Rent: The landlord can charge a full market rent for a shorthold enancy.
Repairs: under statute that the landlord is responsible for repairs to:
- the structure and exterior of the property;
- baths, sinks, basins and other sanitary installations;
- heating and hot water installations;
- if you are renting a flat or maisonette, other parts of the building or installations
in it which he or she owns or controls and whose disrepair would affect you.
Responsibility for other repairs depends on what you agree with the occupant.
The landlord is required to ensure that all gas appliances are maintained in good order and that an annual safety check is carried out by a registered gas engineer .
The landlord also needs to ensure that the electrical system is safe to use.
Direct Gov. publish a useful booklet setting out the position in some detail regarding shorthold tenancies
NB: Housing Co-ops
The position is different for housing co-ops that are fully mutual ( ie where all occupants are members and all members are occupants). They cannot use assured shorthold tenancies but instead use excluded contractual tenancies. In relation to security, Unless the Co-op has granted an agreement so as only to allow it to claim possession in certain circumstances (and those circumstances are not in evidence] , then, there is no discretion allowed to the Judge . He or she must grant possession.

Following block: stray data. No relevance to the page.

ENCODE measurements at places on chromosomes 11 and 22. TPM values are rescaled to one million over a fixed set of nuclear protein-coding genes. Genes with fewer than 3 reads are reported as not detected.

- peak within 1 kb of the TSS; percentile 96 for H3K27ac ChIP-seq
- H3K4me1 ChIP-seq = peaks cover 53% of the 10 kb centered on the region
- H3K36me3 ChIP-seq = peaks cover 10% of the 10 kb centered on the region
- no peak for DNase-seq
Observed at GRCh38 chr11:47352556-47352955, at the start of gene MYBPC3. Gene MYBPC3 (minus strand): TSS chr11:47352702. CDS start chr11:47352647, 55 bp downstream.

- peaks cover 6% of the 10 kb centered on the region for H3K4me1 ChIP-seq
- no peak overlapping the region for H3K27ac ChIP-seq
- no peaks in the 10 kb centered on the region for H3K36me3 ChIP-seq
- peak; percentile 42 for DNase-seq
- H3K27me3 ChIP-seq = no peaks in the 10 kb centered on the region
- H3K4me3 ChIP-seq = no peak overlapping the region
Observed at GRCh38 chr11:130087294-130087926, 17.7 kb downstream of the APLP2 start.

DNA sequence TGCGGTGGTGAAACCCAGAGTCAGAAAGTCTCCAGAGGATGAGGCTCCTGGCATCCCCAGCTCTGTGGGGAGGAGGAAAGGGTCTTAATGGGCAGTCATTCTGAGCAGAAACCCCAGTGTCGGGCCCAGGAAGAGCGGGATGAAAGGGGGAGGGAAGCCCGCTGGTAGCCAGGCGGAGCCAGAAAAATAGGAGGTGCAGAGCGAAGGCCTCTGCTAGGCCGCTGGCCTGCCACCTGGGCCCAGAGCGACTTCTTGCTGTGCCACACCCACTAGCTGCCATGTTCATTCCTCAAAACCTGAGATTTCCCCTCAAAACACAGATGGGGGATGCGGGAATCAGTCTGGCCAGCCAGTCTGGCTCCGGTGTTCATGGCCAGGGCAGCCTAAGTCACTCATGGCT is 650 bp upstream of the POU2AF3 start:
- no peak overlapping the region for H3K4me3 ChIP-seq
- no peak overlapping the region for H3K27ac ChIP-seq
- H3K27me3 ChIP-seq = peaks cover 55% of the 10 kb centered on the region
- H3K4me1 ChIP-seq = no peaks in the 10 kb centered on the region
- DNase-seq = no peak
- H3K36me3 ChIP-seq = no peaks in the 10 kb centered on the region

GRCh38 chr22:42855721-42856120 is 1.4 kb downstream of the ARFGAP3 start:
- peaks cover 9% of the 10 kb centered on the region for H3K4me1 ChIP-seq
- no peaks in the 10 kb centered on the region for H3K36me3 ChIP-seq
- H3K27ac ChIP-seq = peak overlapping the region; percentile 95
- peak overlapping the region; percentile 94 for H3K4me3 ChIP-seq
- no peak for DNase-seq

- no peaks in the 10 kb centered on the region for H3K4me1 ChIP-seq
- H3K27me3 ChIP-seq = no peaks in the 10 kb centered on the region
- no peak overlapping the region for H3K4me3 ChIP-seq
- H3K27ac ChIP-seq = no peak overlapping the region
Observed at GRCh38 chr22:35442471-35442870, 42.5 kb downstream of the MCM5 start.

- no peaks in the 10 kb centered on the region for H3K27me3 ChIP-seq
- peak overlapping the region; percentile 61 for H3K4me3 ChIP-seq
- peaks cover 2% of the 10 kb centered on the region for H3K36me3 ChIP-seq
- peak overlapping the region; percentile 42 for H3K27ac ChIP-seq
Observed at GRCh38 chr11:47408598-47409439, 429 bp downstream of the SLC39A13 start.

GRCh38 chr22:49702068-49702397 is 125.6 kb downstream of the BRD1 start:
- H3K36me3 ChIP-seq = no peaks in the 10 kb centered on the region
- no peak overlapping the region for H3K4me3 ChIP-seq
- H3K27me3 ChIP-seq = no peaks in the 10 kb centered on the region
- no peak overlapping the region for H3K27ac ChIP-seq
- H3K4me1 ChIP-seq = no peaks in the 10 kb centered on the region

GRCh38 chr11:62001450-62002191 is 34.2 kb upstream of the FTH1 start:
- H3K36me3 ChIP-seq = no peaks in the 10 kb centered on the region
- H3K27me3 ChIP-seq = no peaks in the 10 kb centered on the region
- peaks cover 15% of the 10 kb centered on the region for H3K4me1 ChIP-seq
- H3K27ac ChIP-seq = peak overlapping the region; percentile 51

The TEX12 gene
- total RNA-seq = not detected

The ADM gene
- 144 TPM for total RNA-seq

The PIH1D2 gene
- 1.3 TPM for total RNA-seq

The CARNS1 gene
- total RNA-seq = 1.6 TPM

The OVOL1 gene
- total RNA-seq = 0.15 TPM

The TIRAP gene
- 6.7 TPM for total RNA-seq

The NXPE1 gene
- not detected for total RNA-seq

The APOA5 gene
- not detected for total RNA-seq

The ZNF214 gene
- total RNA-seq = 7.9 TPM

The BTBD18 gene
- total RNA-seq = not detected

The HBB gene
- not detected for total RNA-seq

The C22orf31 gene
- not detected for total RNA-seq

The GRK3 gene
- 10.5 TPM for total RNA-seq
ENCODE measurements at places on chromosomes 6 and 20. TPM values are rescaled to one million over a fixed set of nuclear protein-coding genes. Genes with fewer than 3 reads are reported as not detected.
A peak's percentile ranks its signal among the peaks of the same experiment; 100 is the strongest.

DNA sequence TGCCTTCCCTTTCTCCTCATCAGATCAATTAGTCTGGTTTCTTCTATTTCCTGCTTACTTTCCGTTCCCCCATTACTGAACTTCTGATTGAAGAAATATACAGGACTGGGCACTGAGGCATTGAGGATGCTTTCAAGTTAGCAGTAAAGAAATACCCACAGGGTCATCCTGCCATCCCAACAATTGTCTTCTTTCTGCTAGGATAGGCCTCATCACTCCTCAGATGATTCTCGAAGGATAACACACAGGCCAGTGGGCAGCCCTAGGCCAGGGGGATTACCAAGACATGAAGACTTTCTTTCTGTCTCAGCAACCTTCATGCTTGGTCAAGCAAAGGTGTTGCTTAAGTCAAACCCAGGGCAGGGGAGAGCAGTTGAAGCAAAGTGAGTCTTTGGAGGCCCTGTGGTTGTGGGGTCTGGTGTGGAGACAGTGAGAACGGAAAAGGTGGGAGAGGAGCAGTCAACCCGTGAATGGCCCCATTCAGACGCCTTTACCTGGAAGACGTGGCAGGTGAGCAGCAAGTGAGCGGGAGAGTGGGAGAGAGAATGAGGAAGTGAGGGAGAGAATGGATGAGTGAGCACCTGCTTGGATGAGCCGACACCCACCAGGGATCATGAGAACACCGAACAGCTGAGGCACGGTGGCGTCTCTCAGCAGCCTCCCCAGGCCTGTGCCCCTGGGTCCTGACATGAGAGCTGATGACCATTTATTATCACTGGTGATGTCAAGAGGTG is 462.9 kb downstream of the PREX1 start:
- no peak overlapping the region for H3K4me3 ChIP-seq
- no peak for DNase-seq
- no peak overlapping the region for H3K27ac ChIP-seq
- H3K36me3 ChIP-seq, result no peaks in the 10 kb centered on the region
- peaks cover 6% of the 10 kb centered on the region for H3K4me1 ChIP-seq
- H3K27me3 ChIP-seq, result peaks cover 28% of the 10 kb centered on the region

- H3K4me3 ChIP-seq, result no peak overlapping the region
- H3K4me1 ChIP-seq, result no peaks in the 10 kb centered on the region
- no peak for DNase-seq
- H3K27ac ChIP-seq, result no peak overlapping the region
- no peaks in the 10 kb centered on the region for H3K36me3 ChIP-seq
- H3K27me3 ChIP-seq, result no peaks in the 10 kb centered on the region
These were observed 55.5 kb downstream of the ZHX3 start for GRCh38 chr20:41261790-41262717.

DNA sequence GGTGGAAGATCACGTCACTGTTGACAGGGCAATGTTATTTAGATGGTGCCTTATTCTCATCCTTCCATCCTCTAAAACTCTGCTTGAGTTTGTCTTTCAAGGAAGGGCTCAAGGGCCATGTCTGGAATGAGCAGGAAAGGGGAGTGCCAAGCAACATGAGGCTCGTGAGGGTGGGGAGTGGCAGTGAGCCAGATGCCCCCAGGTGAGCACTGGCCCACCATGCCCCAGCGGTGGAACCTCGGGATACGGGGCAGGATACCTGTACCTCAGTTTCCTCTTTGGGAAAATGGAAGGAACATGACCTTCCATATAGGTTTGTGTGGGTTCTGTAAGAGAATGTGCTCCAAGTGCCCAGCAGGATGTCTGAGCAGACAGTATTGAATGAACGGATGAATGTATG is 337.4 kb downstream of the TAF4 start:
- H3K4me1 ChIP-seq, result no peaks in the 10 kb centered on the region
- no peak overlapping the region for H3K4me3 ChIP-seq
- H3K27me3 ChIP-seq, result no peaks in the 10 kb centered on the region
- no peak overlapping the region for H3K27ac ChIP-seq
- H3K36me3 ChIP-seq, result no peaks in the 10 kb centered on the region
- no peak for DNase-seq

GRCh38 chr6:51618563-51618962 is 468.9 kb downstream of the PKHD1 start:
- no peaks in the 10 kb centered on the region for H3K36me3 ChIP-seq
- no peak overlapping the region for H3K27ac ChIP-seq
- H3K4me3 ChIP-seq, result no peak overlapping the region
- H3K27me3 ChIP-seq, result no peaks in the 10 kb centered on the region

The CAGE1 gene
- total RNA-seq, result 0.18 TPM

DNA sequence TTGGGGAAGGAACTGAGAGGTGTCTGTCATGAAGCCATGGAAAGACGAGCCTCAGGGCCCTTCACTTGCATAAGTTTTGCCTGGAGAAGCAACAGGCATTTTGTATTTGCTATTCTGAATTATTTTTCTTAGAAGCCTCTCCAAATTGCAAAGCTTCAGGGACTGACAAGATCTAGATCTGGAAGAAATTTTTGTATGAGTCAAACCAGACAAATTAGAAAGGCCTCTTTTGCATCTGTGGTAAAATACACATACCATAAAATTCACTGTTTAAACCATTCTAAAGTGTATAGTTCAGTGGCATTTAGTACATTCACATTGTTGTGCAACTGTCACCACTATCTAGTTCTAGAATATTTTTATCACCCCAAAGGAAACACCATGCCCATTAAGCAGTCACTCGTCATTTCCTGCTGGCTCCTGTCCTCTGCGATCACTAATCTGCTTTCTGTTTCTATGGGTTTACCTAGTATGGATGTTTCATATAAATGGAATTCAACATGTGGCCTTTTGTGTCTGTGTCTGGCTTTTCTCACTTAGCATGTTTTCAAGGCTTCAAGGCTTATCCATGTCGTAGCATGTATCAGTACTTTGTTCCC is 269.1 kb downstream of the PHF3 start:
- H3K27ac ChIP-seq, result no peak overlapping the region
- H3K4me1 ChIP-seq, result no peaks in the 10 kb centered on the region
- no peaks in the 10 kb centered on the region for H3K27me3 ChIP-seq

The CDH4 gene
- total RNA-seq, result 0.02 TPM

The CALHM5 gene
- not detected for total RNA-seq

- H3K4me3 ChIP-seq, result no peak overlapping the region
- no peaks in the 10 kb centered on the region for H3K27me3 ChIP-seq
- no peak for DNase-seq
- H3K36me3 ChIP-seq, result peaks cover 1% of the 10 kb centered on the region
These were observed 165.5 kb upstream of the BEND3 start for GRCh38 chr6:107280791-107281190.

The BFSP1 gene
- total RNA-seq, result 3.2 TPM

2.Shared ( non-self contained) Accommodation
There may be circumstances in which accommodation is not let on a self-contained basis and where people don’t have exclusive use of a bedroom and share facilities such as kitchens & bathrooms. In these circumstances it will not be possible to issue a shorthold tenancy since these can only be issued in respect of self contained accommodation. However, it’ possible to issue the occupants with a “licence”.
In law a “licence” counts as simply a permission ( like a TV or driving licence) to do something and in this case it’s to occupy the property. Licences don’t have to be for any particular period, but like tenancies they still have to be terminated with a period of notice and if the occupants fail to leave the property, then it’s necessary to go to court to secure a possession order. Landlords have often used licences as scams to evict tenants and so courts do look carefully at these agreements to ensure that they are really licences before granting possession. For this reason, it doesn’t matter what the agreement is called – ie licence or tenancy agreement – the court will look at the reality of the situation.
Visit the Document Bank  for examples of leases & tenancy agreements
Advice on leases with Owners
Direct Gov Booklet on Shorthold Tenancies